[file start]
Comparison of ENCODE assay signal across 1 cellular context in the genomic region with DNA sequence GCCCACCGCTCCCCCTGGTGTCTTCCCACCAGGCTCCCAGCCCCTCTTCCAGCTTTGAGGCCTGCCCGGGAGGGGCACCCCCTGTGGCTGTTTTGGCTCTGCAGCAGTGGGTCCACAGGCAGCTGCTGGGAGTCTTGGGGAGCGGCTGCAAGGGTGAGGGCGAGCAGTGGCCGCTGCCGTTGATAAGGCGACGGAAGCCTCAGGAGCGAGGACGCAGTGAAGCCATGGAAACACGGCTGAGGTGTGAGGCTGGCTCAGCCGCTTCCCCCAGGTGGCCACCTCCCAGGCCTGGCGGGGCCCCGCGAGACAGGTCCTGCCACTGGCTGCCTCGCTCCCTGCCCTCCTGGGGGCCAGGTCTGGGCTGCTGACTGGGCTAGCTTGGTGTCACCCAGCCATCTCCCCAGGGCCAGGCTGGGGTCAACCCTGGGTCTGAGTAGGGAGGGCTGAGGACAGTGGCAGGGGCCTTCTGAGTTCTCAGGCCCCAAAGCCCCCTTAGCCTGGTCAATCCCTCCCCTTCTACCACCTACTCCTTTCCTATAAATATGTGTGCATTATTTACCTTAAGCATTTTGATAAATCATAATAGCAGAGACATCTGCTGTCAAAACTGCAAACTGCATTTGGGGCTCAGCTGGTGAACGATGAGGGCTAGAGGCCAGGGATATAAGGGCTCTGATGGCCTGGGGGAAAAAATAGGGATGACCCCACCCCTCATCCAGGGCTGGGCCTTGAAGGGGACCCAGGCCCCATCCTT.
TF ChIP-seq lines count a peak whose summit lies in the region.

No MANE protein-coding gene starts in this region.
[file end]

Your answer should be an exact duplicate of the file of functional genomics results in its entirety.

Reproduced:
Comparison of ENCODE assay signal across 1 cellular context in the genomic region with DNA sequence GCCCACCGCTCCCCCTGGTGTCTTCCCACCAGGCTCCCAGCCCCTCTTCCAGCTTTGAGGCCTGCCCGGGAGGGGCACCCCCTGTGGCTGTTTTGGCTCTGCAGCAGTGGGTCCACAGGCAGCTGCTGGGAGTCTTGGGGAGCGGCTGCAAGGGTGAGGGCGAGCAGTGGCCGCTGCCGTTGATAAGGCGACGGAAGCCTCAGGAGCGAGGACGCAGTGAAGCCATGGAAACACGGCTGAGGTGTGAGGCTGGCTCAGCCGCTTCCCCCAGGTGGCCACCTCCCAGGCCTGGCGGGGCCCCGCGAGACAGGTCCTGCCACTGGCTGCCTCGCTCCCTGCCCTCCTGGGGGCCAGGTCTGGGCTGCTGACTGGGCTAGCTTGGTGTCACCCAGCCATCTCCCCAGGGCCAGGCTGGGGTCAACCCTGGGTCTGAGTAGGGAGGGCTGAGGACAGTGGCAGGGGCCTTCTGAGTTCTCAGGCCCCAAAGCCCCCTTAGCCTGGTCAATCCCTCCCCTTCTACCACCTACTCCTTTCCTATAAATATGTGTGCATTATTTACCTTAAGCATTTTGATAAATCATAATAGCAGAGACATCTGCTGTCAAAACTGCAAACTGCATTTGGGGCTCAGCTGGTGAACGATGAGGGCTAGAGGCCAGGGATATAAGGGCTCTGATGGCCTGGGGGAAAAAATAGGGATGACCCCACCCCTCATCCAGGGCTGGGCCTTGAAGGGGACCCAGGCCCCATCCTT.
TF ChIP-seq lines count a peak whose summit lies in the region.

No MANE protein-coding gene starts in this region.